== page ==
28-05-2022  (208 lectures) Categoria: Articles

How does a screw get into a tire?

How does a nail/screw get into a tire?

nivel 2


The most common way of getting screws in your tire is by driving over them. A thing that you will realize with the screw-on tire issue is that it mostly affects the rear wheels. In this situation, a screw will mostly lie vertically on the ground.

When a nail/screw is on the road it's generally laying flat. How does it maneuver itself into a tire?

When you roll over an object with a wide base and narrow top from top to bottom, you tend to push the wide base downward and the narrow top upward, thus having the potential to pierce the tire.

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From my experience it's mainly the rears that pick up punctures from road debris due to the from tyre flicking the nail/screw in the air, then the rear catching it at the right angle to puncture it.

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i agree... i dont ever recall getting nails/screws in my front tires....

on my current car i plugged one of my rears 3x... eventually i replaced the rears because they were balding [ rwd.. _]

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Screw in tire on accident or on purpose?

I had a flat and changed to a donut. Once the tire was off I noticed it was a screw. I took the screw out and it's pretty big and was directly in the tire in the center. Is there a way that happens on accident or did somebody do that to my tire on purpose? Any way to know? I'm just thinking.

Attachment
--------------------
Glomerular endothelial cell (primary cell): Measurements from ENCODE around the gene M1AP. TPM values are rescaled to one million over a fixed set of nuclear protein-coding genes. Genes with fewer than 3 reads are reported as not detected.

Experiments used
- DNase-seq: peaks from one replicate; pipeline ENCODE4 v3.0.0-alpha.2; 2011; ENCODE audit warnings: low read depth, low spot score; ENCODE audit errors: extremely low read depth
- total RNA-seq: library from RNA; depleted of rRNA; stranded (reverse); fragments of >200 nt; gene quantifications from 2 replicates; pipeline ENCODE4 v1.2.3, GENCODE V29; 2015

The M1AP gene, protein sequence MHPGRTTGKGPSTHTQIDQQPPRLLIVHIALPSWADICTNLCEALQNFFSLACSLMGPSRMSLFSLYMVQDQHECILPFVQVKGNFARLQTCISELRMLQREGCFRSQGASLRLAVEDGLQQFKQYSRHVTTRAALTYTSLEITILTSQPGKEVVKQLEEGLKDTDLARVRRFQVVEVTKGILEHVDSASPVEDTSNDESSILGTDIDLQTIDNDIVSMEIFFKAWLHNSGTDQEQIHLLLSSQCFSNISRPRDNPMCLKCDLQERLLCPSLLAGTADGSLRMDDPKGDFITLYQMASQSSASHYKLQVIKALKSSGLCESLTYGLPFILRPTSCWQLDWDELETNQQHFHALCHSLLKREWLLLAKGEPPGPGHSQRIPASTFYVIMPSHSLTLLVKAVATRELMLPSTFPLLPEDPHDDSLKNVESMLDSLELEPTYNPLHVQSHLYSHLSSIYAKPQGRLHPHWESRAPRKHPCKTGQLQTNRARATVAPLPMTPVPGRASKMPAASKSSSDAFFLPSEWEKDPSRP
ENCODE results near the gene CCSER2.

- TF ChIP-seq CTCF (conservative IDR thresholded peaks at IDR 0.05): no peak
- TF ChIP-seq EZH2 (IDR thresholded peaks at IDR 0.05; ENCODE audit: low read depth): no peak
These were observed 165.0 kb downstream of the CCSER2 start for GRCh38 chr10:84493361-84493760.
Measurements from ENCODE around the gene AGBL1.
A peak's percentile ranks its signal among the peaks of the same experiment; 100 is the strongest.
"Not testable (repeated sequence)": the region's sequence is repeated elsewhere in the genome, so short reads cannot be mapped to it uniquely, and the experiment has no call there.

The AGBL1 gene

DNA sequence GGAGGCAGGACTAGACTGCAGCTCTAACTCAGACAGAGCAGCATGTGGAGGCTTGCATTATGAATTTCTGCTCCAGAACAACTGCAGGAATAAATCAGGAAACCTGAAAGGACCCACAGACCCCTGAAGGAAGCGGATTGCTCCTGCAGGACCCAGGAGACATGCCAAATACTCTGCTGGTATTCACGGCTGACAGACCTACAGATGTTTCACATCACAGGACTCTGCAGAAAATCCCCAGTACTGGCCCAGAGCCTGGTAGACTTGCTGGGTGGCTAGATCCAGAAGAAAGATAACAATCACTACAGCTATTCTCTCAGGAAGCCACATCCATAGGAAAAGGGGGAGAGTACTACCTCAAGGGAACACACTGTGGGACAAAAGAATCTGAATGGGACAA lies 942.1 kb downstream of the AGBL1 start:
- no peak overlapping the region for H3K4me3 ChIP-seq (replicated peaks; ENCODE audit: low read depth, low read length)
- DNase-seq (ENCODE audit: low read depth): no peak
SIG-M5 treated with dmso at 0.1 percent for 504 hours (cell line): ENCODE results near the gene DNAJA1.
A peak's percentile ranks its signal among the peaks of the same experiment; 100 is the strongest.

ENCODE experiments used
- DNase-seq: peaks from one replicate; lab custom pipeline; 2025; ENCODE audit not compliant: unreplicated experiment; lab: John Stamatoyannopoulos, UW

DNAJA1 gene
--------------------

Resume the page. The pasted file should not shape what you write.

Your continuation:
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nivel 1

Can't really tell intent. Chances are it was bad luck unless it happened shortly after parking in two handicapped spaces or a cross state trip going speed limit in the passing lane.

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Or maybe my Hillary bumper sticker?

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I've seen a lot worse as far as accidental punctures (bolts, pair of pliers, syringe etc), but the screw is one of the most common ones to find in tire repair. The flat head helps orient it just right for piercing your tire. I'd imagine there is a large number of people driving without realizing there is a screw in their tire since typically it won't go flat as the screw is still sealing the air in.

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I voiced this suspicion last year when we got punctures on both cars within weeks and was called paranoid.
I don't think it's paranoid at all. Seems like an almost foolproof way of vandalizing a car. You could do it silently, quickly and with little suspicion (I picture somebody pretending to tie their shoelaces whilst placing the screw in case somebody's watching), the damage won't be noticed until the perpetrator is long gone. The victim will never be sure if it was deliberate.




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